A few very easy types I have grown for years:

Aphrodite
agnata (all forms)
moranensis (all forms but highly recommend J and A)
Gina
Tina
Titan
Sethos



Corey, thank you for the wonderful information! I purchased a Venus fly trap and a pitcher plant early this year to control our gnats with plants, but the gnats were to small to trigger the trip hairs on the fly trap and they didn't seem to be affected by the pitcher plant. I want to try one of these Butterworts!

As a side note for others, if you wish to control your pest problem without plants, try mixing a couple of drops of dish detergent into a sugar water mixture. It works like a charm for me.
Name: Dennis
SW Michigan (Zone 5a)
Daylilies
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Dennis616
Oct 26, 2015 4:11 PM CST
I also will be starting some seed for the first time! Almost done building a very small insulated seedling rack in my unheated pole barn.
Thumb of 2015-10-26/Dennis616/c4b13d
This is not really my “thing” so just trying to hack something together Hilarious! But this has been fun

I was planning on starting them in February, but from what I'm reading here I’m thinking I could go earlier. How big of a pot will I need-- 1 gallon plant pots? Smaller the better so I can get a few more seedlings in here. But truthfully my seedling bed is small so I have to stick with low numbers. Quality over quantity I guess Big Grin

Name: Steve Todd
Illinois (Zone 5b)
Region: Illinois Plant and/or Seed Trader Daylilies Enjoys or suffers cold winters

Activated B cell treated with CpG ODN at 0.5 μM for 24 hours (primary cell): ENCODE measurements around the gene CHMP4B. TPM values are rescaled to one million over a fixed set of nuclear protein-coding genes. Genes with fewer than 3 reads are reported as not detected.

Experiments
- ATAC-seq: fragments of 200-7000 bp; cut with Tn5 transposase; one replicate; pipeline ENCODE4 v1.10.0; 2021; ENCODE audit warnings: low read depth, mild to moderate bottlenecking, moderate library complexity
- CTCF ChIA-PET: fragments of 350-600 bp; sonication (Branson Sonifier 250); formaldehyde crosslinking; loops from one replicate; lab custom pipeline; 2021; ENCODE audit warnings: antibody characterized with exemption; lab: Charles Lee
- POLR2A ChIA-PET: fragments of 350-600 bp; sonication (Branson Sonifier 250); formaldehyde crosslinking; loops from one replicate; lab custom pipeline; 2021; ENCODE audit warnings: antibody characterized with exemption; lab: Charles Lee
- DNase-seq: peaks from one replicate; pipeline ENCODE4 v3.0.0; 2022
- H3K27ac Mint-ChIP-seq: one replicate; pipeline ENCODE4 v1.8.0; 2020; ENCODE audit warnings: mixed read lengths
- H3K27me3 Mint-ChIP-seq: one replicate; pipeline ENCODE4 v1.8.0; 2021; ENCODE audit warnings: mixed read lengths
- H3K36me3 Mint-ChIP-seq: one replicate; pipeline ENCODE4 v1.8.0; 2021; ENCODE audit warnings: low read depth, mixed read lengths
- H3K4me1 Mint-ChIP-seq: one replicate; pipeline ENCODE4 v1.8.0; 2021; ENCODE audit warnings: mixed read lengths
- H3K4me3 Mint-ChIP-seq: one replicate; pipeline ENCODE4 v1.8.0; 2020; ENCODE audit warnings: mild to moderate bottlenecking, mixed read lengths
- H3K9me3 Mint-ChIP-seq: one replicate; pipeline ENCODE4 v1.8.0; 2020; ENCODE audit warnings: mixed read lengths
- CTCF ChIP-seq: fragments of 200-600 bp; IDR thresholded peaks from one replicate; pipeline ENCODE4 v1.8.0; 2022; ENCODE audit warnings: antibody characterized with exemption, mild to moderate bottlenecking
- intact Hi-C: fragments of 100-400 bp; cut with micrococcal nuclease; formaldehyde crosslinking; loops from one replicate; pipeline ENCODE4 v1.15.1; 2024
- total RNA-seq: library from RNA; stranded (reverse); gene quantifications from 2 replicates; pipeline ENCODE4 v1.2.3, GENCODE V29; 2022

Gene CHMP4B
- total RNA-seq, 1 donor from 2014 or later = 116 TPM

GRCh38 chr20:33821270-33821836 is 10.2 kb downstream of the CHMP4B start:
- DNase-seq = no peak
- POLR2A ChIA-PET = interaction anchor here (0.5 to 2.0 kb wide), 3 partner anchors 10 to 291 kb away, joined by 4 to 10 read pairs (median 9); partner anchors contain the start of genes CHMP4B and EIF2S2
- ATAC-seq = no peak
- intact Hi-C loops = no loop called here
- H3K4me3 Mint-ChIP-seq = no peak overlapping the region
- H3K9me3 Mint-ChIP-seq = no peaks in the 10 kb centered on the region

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Ahead
Oct 26, 2015 4:11 PM CST
Thanks Corey....great information! learn something new every day!

And Dennis, I use 1 gallon pots. Good luck!

Steve
[Last edited by Ahead - Oct 26, 2015 4:14 PM (+)]
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Name: Becky
Sebastian, Florida (Zone 10a)
Celebrating Gardening: 2015 Daylilies Hummingbirder Butterflies Seed Starter Container Gardener
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beckygardener
Oct 26, 2015 5:25 PM CST
1 gallon pots to start seeds? Why such a large container?

That size pot would never work for me as I have numerous crosses I want to start seeds from. I just use cups. I usually start a 100 or so seeds on my south window sill.
http://garden.org/ideas/view/beckygardener/1839/Growing-Dayl...

I do have a question about the gnats .... if you did bottom watering after the initial watering, would that deter gnats? I place all my cups into a plastic shoe box bin and could bottom water them instead of top watering.
What lies behind us and what lies before us are tiny matters, compared to what lies within us.
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Name: Tim
Omaha, NE (Zone 5b)
Daylilies
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tcmfish
Oct 26, 2015 5:50 PM CST
I will be using solo cups as that is what I've seen others do. I think the pots would be better once they are plants, right? I will also be doing bottom watering, using some old aquariums to house my cups.

And using the "on the rocks" method to germinate seeds.

Anyways my next question is, I ordered 30 seeds, sounds like I might get more than that with bonuses and all. I only have space for 28 cups at the moment. It seems many people put multiple seeds per cup, is there a reason for this? I would think less competition would be better but maybe I'm wrong. Obviously if I put more than one in a cup it will be from the same cross. Is there an ideal number to shoot for?